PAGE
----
With a student population of more than 40,000, and within walking distance to the state capitol and downtown retail district, the University of Wisconsin—Madison campus is a hub of activity year round. The demand for new housing, retail stores and parking space on the prime downtown real estate near campus is continually on the rise. Upon completion in 2015, two mixed-use projects just a few blocks from each other, Hub at Madison and Ovation 309, will help meet that demand with assistance from five Putzmeister America, Inc. (Putzmeister) truck-mounted concrete boom pumps, four Putzmeister separate placing booms and pin towers, and one Putzmeister Telebelt® TB 130 Truck-Mounted Telescopic Belt Conveyor.
J.H. Findorff & Son Inc., general contractor for the two projects, turned to the expertise of Gordy’s Concrete Pumping Service (Gordy’s) to place the combined 46,000 yards of concrete required for the developments. An industry leader for nearly 50 years, Gordy’s owns a fleet of 18 boom pumps and Telebelts. They have also added three placing booms in the past two years, bringing their total placing booms up to eight. When the placing booms aren’t busy with Gordy’s contractors, the company rents them out to fellow concrete pumping companies across North America.
Hub at Madison
Located on the 500 block of Madison’s well-known State Street, Hub at Madison (The Hub) is scheduled to open in August 2015, offering nearly 1,000 new bedrooms with luxury amenities for students, retail and office space, and several hundred parking spaces. Different sections of the approximately 490,000-square-foot building on 1.6 acres of land will range from four to 12 stories.
To place the 22,800 yards of concrete for the project, Gordy’s is utilizing several truck-mounted boom pumps, two placing booms, and telescopic belt conveyor from its extensive fleet of Putzmeister equipment.
“We utilized many different pieces of equipment for this job,” said Mike Salmon, manager for Gordy’s. “While it took a lot of coordination, we were able to match just the right pieces for the various placing requirements.”
At the beginning of the project, Gordy’s used a Putzmeister Telebelt® TB 130 Truck-Mounted Telescopic Belt Conveyor to place the mat foundation. It was also used to backfill with aggregate around the outer walls of the slab.
Also placing concrete for the foundation work were Putzmeister 42-, 46-, 55-, and 63Z-Meter Truck-Mounted Concrete Boom Pumps. First the slabs were poured, and then the team went on to do the vertical work—core wall, columns, walls—sometimes the same day and sometimes the next day.
As they built up, concrete was pumped through a 36-Meter with .16H pump cell switched over to the high pressure piston side, which was located at ground level, and up through a tower placing system to two Putzmeister MX 36/40Z Placing Booms. The system was able to easily reach the maximum project height of 160 feet (49m).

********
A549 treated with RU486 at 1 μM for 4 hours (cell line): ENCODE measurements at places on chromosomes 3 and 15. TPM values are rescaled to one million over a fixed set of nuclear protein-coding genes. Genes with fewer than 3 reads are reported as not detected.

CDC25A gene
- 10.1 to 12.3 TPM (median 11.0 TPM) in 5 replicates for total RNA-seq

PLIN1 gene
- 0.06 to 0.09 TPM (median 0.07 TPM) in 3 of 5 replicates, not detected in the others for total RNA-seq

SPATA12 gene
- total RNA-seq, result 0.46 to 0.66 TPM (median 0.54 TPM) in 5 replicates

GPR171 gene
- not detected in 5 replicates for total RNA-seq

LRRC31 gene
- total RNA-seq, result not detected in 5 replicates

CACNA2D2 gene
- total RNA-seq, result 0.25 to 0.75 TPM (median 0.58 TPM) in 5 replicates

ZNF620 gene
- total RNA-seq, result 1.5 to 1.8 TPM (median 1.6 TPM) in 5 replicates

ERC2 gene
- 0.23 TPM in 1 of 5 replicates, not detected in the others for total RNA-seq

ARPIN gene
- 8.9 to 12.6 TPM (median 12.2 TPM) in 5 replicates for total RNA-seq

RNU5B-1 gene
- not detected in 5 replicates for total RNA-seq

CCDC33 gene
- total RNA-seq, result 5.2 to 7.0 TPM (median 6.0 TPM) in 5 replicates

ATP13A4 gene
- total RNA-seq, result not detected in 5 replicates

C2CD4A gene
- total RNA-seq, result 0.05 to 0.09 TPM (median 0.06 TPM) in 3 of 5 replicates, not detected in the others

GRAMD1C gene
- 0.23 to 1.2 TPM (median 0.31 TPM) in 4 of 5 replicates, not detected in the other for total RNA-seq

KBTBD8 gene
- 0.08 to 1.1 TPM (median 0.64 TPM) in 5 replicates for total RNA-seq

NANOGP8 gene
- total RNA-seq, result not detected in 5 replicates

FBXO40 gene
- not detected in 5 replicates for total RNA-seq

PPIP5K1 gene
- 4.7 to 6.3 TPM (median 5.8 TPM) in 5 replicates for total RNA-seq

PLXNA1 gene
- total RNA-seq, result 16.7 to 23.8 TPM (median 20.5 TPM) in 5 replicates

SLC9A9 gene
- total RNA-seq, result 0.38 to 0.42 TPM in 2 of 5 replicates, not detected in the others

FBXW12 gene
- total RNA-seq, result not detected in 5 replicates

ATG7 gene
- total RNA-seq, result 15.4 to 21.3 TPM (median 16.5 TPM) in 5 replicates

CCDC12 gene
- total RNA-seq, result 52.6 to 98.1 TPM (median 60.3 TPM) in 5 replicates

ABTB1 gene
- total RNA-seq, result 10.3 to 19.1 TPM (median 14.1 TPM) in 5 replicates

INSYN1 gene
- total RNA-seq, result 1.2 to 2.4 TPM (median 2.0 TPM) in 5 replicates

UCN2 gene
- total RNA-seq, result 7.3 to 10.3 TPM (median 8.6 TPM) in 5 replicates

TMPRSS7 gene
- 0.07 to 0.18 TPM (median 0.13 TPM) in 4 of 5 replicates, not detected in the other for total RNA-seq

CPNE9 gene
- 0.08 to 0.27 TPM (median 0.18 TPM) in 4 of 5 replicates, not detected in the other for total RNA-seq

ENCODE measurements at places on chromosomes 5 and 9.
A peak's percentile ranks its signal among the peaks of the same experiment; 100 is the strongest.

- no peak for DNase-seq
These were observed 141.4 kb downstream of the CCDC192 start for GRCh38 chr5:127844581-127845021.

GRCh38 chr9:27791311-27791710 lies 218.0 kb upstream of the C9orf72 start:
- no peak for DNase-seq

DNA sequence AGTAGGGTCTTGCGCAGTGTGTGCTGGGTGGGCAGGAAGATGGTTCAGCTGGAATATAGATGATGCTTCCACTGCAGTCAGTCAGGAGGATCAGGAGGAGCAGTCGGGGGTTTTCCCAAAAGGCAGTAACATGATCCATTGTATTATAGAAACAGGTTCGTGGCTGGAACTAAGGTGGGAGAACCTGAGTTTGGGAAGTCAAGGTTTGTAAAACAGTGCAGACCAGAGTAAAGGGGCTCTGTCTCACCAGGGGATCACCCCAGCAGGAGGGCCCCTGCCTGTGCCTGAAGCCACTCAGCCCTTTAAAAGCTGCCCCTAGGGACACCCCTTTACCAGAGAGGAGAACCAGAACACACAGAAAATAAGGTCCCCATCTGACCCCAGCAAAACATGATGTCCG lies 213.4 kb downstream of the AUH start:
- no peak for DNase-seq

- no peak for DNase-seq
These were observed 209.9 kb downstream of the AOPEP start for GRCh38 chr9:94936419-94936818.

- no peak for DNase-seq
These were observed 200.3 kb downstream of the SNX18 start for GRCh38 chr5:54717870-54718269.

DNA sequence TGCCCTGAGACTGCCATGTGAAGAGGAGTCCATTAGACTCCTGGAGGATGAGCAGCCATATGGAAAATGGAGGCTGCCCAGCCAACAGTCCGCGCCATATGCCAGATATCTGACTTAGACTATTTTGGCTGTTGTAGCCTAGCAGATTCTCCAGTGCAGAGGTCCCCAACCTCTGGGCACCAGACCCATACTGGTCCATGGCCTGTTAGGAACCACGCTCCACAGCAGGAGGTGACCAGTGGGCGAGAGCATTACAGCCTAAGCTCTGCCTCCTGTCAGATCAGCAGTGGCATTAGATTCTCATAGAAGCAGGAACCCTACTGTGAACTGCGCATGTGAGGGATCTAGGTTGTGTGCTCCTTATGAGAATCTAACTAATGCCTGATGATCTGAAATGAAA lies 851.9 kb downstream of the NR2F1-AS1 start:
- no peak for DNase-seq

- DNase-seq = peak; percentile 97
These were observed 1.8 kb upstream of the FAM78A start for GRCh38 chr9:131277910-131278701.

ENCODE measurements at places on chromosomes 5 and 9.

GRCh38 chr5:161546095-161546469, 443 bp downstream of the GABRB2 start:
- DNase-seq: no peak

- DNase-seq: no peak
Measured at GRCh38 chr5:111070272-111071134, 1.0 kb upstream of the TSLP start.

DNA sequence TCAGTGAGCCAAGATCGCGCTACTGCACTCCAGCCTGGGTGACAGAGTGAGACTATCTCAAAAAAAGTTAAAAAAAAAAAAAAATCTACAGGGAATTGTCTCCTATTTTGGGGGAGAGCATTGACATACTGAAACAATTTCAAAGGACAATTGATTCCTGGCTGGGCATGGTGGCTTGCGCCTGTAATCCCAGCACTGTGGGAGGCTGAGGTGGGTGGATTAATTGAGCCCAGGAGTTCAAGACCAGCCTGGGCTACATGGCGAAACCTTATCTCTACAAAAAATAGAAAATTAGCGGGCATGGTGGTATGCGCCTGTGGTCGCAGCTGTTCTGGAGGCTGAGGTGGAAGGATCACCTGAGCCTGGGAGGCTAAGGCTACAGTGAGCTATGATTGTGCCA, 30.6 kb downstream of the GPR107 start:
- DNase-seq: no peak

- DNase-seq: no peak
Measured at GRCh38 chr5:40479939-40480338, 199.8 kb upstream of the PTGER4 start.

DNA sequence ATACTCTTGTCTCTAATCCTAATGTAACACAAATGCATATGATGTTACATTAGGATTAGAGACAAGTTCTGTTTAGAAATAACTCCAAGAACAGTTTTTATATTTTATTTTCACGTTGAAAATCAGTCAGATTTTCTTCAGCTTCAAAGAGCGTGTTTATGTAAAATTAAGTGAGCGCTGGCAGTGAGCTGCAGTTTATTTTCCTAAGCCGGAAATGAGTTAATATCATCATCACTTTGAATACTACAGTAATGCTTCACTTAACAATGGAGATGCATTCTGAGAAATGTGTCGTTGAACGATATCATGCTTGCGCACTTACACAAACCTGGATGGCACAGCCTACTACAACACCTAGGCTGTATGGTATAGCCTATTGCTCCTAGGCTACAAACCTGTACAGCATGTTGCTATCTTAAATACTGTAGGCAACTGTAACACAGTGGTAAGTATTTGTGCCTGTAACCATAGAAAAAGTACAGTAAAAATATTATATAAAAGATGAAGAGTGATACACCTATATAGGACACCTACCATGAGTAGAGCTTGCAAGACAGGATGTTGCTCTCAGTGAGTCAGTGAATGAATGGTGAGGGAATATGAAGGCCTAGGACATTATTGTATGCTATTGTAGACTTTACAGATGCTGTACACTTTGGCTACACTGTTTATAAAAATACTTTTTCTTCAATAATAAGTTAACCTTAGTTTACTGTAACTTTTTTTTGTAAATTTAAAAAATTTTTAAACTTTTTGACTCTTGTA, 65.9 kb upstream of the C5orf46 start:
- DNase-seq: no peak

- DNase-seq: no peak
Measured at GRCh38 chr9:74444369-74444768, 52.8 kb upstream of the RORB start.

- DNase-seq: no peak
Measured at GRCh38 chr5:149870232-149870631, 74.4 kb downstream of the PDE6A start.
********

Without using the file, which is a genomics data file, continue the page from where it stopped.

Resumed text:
“The two placing booms were able to reach to all four corners of the project,” said Salmon. “They have played a key role in helping us to keep this project on schedule.”
Just a few blocks away, another massive mixed-use project is well underway. When completed, the $60 million, 14-story Ovation 309 building will comprise two levels of underground parking, 9,500 square feet of retail space, nearly 14,000 square feet of office space, including 30,000 square feet for the Madison Fire Department, 255 apartment units, and a rooftop garden and clubroom.
Gordy’s has been utilizing several pieces of Putzmeister equipment to place the 24,000 yards of concrete required for this project, as well. The process and set up of concrete placing equipment— including Telebelt, truck-mounted boom pumps, and placing booms—at Ovation 309 is almost identical to what the team has been using at The Hub. The maximum height at this second project is slightly higher at nearly 162 feet (49m).
Limited Ground Space
With real estate at a premium at both downtown job sites, bringing in truck-mounted boom pumps became more difficult as the project progressed. The construction team decided to utilize one truck-mounted boom pump at ground level on each site to pump the concrete through pipeline, to the self-climbing placing booms set up on the floor they were currently working on.
“By using placing booms, we were able to limit the footprint of pumps on the street,” explained Salmon. “With the Putzmeister self climbing system we did not need the crane to raise the placing tower, which keeps the crane free for all the other aspects of the projects. This was essential in order to stay on schedule.”
Due to the efficient use of the placing booms, the team was able to finish the concrete structure an unexpected 42 days ahead of schedule.
Restricted Pour Schedule
Since both projects are located in the center of busy downtown Madison, the city is, naturally, concerned about traffic flow and noise. Thus, it placed restrictions on the times Gordy’s was able to place the concrete.
“We are only allowed on the street from 9:00 a.m. to 3:00 p.m.,” said Salmon. “That means we have to pour at least 100 yards an hour to get pours in and appease the city. It is a balancing act to minimize noise for the residents, while also making sure not shut down any lanes of traffic. It wouldn’t be possible without Putzmeister’s placing equipment—it’s been instrumental in helping us to meet all those expectations.”
With the expertise of Gordy’s team of experienced operators and the precision and reliability of its fleet of Putzmeister equipment, both projects are scheduled to be completed in 2015, providing this crowded area of Madison, Wis. with a variety of new options for living, working, and playing.